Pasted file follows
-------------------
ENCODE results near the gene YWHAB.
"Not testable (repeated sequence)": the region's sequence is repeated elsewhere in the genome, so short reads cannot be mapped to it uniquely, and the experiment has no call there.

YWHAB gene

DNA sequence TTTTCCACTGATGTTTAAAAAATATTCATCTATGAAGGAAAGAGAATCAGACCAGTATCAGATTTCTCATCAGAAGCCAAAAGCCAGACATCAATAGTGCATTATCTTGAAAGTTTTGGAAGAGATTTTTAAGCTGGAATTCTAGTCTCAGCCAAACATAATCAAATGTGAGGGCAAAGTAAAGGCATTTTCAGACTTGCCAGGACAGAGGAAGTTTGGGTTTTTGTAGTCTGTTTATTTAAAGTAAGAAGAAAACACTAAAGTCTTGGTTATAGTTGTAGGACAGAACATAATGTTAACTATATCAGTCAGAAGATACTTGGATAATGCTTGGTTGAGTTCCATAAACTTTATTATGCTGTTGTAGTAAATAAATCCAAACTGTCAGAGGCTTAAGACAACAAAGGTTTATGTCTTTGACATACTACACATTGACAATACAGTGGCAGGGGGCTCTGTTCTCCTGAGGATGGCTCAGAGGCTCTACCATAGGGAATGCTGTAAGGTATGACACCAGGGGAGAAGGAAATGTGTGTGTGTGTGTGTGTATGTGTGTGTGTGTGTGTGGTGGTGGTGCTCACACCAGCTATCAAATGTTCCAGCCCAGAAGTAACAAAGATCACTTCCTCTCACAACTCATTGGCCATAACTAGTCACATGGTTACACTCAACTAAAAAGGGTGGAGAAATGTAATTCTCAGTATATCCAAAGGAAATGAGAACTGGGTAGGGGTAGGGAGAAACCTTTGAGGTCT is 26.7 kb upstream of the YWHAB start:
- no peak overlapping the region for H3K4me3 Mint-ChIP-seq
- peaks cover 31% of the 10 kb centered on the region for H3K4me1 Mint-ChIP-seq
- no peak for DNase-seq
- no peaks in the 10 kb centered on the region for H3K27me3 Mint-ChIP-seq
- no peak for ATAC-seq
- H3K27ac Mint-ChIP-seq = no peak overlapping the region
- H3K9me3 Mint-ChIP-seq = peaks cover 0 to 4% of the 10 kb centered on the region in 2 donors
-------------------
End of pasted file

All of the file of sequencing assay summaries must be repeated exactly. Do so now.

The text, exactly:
ENCODE results near the gene YWHAB.
"Not testable (repeated sequence)": the region's sequence is repeated elsewhere in the genome, so short reads cannot be mapped to it uniquely, and the experiment has no call there.

YWHAB gene

DNA sequence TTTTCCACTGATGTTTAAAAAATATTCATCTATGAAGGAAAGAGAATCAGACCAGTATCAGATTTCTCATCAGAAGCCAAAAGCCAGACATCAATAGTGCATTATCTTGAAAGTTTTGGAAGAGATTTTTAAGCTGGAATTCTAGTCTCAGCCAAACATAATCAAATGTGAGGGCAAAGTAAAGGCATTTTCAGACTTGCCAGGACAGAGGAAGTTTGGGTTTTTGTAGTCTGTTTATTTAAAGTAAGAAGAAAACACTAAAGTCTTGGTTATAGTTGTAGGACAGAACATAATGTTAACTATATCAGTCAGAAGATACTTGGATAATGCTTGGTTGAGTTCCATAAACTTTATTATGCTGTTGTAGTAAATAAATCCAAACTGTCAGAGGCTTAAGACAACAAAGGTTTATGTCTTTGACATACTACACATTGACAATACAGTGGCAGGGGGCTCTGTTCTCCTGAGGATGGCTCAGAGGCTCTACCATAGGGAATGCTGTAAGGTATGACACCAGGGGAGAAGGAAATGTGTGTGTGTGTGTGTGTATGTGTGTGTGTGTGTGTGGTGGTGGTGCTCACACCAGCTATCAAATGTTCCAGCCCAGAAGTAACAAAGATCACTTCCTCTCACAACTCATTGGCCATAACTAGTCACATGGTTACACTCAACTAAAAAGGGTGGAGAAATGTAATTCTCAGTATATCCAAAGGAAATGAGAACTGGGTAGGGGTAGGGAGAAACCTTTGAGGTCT is 26.7 kb upstream of the YWHAB start:
- no peak overlapping the region for H3K4me3 Mint-ChIP-seq
- peaks cover 31% of the 10 kb centered on the region for H3K4me1 Mint-ChIP-seq
- no peak for DNase-seq
- no peaks in the 10 kb centered on the region for H3K27me3 Mint-ChIP-seq
- no peak for ATAC-seq
- H3K27ac Mint-ChIP-seq = no peak overlapping the region
- H3K9me3 Mint-ChIP-seq = peaks cover 0 to 4% of the 10 kb centered on the region in 2 donors